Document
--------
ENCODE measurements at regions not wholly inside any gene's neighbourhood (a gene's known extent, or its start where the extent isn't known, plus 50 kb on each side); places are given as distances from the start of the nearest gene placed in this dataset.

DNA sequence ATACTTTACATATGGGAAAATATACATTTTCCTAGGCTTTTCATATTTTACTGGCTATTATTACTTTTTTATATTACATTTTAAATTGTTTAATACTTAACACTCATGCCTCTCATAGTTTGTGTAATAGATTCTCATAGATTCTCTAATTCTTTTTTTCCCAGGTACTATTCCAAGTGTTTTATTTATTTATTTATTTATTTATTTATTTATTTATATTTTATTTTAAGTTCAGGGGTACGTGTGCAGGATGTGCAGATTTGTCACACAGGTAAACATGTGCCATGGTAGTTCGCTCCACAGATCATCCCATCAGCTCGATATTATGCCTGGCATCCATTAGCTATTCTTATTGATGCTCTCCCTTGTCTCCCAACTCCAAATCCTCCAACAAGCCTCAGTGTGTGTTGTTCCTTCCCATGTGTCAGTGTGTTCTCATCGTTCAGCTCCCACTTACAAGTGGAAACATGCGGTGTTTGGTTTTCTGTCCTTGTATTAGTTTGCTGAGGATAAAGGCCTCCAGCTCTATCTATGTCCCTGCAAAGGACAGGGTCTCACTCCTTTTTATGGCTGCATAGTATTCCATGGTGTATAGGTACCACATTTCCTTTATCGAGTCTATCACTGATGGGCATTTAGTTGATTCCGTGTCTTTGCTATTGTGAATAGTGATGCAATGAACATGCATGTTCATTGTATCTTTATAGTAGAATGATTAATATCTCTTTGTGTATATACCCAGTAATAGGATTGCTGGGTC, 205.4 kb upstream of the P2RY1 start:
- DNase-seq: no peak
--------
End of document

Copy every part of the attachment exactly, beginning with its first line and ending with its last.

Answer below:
ENCODE measurements at regions not wholly inside any gene's neighbourhood (a gene's known extent, or its start where the extent isn't known, plus 50 kb on each side); places are given as distances from the start of the nearest gene placed in this dataset.

DNA sequence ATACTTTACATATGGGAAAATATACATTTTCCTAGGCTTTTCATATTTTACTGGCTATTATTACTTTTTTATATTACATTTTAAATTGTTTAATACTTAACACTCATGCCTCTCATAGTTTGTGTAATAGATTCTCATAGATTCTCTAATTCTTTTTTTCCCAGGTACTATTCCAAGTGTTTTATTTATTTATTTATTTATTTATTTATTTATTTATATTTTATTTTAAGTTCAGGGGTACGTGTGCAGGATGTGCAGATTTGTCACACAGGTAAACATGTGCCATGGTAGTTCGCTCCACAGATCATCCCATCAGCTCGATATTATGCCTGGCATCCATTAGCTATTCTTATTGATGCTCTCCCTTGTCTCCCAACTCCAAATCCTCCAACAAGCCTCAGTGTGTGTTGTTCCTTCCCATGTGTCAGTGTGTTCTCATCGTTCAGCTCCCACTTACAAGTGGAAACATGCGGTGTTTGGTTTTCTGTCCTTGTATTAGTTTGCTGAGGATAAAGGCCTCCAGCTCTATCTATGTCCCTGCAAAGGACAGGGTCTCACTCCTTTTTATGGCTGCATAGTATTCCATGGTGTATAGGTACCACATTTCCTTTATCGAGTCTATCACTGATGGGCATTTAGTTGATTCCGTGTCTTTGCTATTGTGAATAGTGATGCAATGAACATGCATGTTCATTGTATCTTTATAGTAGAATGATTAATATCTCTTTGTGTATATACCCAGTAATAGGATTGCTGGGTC, 205.4 kb upstream of the P2RY1 start:
- DNase-seq: no peak